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  6. That’s really what it is: learning to trust yourself and your rhythm. Criticizing ourselves for alone time (or really anything) is not really about us.

    The self we berate is often not real. It’s not us we’re addressing then, who needs the downtime, but the imaginary, perfect self who doesn’t. We’re better off when we remind ourselves that person who never messes up, pleases everyone, and never needs to slow down either doesn’t exist or is about to burst into a spectacular chemical fire.

    Thinking about it another way: How many of us can say we’ve been most generous, understanding, or kind while running on empty? I’d wager it’s the opposite. Downtime is a critical component of bringing our best self to life and love.

    Whenever I start feeling guilty for pulling back to recover myself, I remember that the love I show myself tends to energize my love for others. And what’s selfish about having more love to give? 🙂

    P.S.: Came for the article, stayed for the cat photo. :3

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  7. Finally! someone understands. I smile, nod my head in agreement then come the tears of joy while reading each blog post.Thank you for all your work and insight about introverts.

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  8. My introvert nature attracts many needy extroverts who think nothing of invading my calm spaces. Too often I make the excuse of being ill just to to gets some downtime when in fact I’m not but to some people you need a valid reason not to meet up – an ‘airey fairy I want to be alone’ is not good enough. I hate having to do this so feel bad and the me-time is tainted. This article has given me some insights and support in being who I am and not who others want me to be. Thank you.

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  9. Another brilliant article Michaela! As you know, I tend to be really harsh to myself, to transfer this guilt onto my shoulders ever so often. So finding the source, trust in ourselves, and solutions you named here are spot on! They are in perfect correlation with one another, and offer an great insight on how to deal with this.
    Every single paragraph is marvelous, and “Learn to trust yourself” section left me speechless… 🙂
    Like I said, yet another masterpiece Michaela! Well done! Bravo! 🙂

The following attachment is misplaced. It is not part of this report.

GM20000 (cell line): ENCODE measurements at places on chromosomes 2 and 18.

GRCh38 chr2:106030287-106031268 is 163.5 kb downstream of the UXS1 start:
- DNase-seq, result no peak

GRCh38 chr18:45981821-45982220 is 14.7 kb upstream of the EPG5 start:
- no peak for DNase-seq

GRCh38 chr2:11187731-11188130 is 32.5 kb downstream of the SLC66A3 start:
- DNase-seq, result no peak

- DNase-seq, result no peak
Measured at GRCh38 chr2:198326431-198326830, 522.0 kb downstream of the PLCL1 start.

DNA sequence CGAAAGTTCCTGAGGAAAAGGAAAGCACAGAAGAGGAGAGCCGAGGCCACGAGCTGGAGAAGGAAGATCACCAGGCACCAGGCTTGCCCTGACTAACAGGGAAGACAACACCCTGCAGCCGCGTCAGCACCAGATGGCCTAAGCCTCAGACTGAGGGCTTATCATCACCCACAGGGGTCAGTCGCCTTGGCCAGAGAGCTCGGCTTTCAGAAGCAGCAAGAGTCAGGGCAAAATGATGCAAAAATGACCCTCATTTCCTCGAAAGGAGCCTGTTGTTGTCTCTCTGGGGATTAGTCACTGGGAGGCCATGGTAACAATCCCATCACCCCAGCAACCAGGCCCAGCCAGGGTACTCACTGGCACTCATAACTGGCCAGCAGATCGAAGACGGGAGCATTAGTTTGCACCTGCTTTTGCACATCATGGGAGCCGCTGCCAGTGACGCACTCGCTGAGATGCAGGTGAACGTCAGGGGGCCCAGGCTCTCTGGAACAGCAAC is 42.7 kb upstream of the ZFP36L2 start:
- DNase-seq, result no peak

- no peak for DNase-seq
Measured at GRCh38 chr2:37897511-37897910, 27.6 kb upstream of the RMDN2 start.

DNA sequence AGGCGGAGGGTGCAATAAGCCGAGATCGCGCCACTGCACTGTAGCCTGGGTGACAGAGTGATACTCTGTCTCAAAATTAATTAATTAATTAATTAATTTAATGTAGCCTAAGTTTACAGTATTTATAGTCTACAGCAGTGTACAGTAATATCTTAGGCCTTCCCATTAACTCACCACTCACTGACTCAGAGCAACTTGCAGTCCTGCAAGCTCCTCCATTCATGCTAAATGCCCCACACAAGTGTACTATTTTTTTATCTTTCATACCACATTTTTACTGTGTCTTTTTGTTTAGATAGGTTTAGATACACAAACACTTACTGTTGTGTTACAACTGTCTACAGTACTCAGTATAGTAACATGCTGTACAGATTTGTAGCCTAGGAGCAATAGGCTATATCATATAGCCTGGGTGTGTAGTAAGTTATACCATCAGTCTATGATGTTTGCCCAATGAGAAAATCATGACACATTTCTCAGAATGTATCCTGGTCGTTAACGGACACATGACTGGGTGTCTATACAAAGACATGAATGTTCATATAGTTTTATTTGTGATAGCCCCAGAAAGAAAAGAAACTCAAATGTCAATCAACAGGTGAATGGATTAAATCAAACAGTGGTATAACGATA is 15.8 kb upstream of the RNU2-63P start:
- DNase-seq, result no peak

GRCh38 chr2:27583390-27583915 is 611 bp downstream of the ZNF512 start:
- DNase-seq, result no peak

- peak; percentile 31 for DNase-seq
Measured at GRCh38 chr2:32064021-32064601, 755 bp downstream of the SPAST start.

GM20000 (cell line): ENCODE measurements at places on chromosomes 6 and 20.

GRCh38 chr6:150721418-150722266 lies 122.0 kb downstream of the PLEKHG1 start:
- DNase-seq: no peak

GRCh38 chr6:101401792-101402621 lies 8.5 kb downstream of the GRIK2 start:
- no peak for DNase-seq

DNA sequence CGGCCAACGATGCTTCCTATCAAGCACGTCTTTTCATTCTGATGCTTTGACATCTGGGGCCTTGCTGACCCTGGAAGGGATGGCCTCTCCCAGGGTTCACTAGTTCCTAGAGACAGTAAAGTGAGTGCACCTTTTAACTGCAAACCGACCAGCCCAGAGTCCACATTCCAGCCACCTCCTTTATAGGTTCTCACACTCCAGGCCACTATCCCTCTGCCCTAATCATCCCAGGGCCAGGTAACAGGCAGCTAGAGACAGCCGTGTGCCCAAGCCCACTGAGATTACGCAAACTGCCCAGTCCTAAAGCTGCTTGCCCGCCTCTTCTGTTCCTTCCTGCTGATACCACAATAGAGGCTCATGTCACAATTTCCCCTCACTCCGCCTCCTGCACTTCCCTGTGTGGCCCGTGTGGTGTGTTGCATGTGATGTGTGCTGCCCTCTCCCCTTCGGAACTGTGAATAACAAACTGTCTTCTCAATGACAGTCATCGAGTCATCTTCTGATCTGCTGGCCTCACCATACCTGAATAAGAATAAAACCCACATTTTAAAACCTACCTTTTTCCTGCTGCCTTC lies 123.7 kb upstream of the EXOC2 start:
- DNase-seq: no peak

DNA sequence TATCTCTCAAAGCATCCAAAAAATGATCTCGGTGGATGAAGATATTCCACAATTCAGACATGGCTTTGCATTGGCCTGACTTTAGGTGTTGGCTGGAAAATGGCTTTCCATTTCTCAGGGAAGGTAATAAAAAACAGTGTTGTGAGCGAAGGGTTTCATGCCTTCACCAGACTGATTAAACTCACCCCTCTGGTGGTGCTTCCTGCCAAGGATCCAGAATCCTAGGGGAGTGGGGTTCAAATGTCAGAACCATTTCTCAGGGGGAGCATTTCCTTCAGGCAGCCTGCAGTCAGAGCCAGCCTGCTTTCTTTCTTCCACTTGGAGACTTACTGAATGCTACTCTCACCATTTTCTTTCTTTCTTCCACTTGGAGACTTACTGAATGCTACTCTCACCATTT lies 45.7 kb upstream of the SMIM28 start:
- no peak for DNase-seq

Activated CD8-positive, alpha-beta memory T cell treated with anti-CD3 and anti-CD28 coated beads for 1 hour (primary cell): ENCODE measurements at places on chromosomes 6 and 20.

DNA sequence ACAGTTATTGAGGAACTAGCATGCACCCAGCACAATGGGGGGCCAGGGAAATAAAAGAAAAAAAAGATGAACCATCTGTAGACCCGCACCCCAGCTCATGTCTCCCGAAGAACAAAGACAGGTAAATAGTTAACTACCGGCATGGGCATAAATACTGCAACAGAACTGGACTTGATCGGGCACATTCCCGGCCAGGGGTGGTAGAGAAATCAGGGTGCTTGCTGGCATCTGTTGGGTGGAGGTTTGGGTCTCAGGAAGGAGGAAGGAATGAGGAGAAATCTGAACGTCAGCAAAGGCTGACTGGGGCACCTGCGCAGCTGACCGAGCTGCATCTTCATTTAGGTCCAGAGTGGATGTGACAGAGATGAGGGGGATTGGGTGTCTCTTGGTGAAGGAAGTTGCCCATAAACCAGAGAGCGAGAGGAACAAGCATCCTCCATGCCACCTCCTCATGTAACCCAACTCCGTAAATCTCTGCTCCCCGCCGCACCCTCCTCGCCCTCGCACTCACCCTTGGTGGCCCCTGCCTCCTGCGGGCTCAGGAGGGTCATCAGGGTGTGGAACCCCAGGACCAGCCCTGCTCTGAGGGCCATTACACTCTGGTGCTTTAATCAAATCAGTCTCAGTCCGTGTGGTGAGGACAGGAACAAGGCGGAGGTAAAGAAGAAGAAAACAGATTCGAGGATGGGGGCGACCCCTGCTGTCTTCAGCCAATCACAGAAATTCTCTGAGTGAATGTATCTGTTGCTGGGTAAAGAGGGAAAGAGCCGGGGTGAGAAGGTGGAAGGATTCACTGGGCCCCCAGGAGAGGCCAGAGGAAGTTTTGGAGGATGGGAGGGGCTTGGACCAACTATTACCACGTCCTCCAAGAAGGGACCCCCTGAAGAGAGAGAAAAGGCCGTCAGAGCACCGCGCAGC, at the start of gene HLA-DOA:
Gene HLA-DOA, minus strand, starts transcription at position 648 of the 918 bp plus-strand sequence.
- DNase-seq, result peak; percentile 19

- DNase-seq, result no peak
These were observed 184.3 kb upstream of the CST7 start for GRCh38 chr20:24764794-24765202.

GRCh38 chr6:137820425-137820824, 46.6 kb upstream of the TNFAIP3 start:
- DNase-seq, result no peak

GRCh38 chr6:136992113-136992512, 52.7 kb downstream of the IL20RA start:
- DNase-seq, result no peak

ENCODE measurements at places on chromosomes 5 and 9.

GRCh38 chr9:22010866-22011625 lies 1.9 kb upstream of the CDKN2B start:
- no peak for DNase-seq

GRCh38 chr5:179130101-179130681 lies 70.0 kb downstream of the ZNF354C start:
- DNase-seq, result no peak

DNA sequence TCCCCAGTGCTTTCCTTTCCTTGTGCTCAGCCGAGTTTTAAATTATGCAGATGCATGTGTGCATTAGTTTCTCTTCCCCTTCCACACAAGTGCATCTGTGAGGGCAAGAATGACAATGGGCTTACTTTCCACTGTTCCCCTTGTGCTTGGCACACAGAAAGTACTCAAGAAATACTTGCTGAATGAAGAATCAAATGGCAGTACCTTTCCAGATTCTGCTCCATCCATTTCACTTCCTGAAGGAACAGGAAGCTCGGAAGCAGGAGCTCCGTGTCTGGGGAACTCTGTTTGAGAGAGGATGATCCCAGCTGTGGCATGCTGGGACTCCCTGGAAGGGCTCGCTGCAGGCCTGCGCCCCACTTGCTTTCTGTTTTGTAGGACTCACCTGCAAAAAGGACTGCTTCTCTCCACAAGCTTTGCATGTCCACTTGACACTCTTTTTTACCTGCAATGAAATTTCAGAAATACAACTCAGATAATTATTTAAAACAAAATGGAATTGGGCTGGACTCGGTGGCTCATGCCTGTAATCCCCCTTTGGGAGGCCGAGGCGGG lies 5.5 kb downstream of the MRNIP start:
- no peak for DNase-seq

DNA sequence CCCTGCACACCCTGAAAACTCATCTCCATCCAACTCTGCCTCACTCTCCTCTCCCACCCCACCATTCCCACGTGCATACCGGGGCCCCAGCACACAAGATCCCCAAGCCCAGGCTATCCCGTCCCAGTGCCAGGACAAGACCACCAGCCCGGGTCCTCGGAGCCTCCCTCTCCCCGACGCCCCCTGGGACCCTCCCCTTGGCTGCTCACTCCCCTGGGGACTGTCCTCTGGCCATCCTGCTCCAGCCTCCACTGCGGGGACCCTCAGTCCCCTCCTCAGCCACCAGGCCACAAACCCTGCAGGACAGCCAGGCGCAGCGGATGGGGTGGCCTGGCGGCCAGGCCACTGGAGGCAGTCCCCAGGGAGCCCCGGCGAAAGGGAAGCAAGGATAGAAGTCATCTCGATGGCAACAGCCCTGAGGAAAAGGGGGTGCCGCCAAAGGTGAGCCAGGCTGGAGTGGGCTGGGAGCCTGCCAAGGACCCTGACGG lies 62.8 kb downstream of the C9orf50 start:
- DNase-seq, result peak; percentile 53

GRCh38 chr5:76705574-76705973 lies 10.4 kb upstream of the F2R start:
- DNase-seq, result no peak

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  10. This I needed as I spend most days at Om Sweet Om! My hubby and I agreed 14 years ago, that I didn’t have to work, we have enough and money may be tight, but we are Blessed. This way when he has days off, we can spend them together. Thank you! Namaste
    Shelley Jo Kovacich Graham

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  11. Hi, it is soooo good to finally come across articles about introverts! I, too am a homebody, I get criticized a lot for it, however, I have to and always will do what works for me. Thank you, Michaela for all the great articles!

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  12. What timing. At church Sunday the Pastor preached about the absolute need for people to be with people and the terror of being alone. Only problem I couldn’t wait to get out of church and go to the park and read the paper by myself. After a little fellowship I’m ready for some alone time.
    I just hate the idea that being alone is some how unhealthy. BTW the pastor is also a psychiatrist which lends a hint of legitimacy to the theory. I wanted to stand up and profess my alone time that I cherish. But I didn’t.

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    • I’ve felt like this before at my church, too. I honestly enjoy getting to know people and feeling like I’m a part of something, but there comes a time when I have to be alone and recharge. It can be a challenge to find a balance between the two, and not feel guilty because I might need a bit more quiet time than others. Sure, we’re not meant to be alone ALL the time, but some of my most spiritual experiences have come when I’m by myself pondering or praying.